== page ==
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Capabilities and performance of Elmer/Ice, a new-generation ice sheet model

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Title: Capabilities and performance of Elmer/Ice, a new-generation ice sheet model
Authors: Gagliardini, O. Browse this author
Zwinger, T. Browse this author
Gillet-Chaulet, F. Browse this author
Durand, G. Browse this author
Favier, L. Browse this author
de Fleurian, B. Browse this author
Greve, R. Browse this author →KAKEN DB
Malinen, M. Browse this author
Martín, C. Browse this author
Råback, P. Browse this author
Ruokolainen, J. Browse this author
Sacchettini, M. Browse this author
Schäfer, M. Browse this author
Seddik, H. Browse this author
Thies, J. Browse this author
Issue Date: 22-Aug-2013
Publisher: Copernicus Publications
Journal Title: Geoscientific Model Development
Volume: 6
Issue: 4
Start Page: 1299
End Page: 1318
Publisher DOI: 10.5194/gmd-6-1299-2013
Abstract: The Fourth IPCC Assessment Report concluded that ice sheet flow models, in their current state, were unable to provide accurate forecast for the increase of polar ice sheet discharge and the associated contribution to sea level rise. Since then, the glaciological community has undertaken a huge effort to develop and improve a new generation of ice flow models, and as a result a significant number of new ice sheet models have emerged. Among them is the parallel finite-element model Elmer/Ice, based on the open-source multi-physics code Elmer. It was one of the first full-Stokes models used to make projections for the evolution of the whole Greenland ice sheet for the coming two centuries. Originally developed to solve local ice flow problems of high mechanical and physical complexity, Elmer/Ice has today reached the maturity to solve larger-scale problems, earning the status of an ice sheet model. Here, we summarise almost 10 yr of development performed by different groups. Elmer/Ice solves the full-Stokes equations, for isotropic but also anisotropic ice rheology, resolves the grounding line dynamics as a contact problem, and contains various basal friction laws. Derived fields, like the age of the ice, the strain rate or stress, can also be computed. Elmer/Ice includes two recently proposed inverse methods to infer badly known parameters. Elmer is a highly parallelised code thanks to recent developments and the implementation of a block preconditioned solver for the Stokes system. In this paper, all these components are presented in detail, as well as the numerical performance of the Stokes solver and developments planned for the future.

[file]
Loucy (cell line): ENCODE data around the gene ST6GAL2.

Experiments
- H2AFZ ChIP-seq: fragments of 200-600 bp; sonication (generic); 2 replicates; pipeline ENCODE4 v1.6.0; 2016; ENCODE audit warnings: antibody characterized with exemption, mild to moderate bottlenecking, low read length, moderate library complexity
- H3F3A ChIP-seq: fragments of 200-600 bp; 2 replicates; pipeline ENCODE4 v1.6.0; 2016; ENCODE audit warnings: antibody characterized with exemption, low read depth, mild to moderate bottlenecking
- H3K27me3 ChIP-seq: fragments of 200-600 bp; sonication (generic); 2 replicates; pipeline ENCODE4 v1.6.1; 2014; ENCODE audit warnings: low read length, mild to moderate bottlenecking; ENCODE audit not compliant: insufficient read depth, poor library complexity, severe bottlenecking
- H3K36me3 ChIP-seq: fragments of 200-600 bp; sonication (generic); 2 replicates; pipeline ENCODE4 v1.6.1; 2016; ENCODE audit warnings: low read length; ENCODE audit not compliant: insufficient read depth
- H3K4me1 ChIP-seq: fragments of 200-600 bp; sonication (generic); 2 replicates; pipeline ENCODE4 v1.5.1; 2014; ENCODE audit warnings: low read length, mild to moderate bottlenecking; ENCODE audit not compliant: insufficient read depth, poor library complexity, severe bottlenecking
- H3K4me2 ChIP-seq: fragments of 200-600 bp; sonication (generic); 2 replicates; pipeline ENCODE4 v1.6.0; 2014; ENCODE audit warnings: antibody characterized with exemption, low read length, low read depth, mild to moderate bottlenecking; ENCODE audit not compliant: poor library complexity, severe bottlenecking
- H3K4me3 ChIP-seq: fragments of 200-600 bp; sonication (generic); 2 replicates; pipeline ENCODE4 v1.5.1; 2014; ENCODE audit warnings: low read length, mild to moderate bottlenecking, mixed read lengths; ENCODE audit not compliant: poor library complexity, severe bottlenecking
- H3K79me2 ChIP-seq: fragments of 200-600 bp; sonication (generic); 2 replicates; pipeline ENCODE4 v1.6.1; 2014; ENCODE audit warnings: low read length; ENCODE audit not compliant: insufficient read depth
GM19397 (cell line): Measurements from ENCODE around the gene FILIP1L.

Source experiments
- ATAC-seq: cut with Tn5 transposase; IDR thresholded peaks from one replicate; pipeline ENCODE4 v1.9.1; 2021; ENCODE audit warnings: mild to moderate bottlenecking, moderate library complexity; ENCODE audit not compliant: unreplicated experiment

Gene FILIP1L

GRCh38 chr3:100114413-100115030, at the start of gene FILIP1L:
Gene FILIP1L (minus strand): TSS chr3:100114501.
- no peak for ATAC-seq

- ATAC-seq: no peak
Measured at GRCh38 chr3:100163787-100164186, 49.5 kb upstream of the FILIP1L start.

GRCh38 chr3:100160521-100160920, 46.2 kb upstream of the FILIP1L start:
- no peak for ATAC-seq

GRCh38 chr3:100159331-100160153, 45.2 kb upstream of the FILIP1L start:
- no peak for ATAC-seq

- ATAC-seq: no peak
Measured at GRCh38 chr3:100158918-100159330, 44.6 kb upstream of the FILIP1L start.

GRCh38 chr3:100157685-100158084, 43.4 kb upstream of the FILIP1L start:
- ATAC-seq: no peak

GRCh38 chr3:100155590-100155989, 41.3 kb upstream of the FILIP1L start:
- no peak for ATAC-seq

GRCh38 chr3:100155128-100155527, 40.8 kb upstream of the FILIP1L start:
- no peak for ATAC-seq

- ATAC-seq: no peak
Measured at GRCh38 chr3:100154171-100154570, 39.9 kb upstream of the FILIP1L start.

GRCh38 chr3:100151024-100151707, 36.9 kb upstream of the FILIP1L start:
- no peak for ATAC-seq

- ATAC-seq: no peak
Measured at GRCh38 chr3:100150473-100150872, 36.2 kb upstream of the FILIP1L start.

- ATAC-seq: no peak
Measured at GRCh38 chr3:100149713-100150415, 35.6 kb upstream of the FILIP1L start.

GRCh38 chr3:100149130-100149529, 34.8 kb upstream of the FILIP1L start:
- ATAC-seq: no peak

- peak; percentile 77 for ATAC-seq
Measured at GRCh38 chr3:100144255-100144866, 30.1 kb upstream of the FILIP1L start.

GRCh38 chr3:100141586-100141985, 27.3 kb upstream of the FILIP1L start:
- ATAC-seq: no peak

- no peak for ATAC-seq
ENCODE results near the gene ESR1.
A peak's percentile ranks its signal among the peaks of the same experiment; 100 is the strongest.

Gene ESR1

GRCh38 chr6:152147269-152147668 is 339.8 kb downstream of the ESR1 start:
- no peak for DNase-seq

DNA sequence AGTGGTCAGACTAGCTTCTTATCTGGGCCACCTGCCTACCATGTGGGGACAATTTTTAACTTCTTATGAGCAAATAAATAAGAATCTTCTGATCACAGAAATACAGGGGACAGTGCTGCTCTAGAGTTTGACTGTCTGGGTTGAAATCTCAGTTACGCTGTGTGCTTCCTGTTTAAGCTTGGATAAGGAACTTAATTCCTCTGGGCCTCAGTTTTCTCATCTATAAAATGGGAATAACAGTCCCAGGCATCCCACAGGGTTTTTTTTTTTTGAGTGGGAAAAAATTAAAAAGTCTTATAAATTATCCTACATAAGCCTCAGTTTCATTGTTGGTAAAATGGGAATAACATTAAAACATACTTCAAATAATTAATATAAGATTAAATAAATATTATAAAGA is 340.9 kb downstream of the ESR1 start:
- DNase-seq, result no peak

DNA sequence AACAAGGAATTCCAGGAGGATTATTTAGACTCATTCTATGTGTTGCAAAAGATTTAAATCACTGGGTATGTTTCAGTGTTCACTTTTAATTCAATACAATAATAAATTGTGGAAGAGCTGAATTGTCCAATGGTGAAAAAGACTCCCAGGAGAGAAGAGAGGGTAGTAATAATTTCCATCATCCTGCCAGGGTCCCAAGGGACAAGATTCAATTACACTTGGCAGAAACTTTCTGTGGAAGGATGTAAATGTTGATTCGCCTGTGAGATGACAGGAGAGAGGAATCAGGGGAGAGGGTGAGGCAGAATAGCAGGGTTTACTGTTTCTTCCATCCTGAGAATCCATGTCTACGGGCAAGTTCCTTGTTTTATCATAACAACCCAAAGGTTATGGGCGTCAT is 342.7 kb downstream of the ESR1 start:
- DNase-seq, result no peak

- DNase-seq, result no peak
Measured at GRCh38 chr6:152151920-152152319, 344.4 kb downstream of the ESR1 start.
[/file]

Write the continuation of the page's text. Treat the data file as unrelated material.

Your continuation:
Type: article
Appears in Collections:低温科学研究所 (Institute of Low Temperature Science) > 雑誌発表論文等 (Peer-reviewed Journal Articles, etc)

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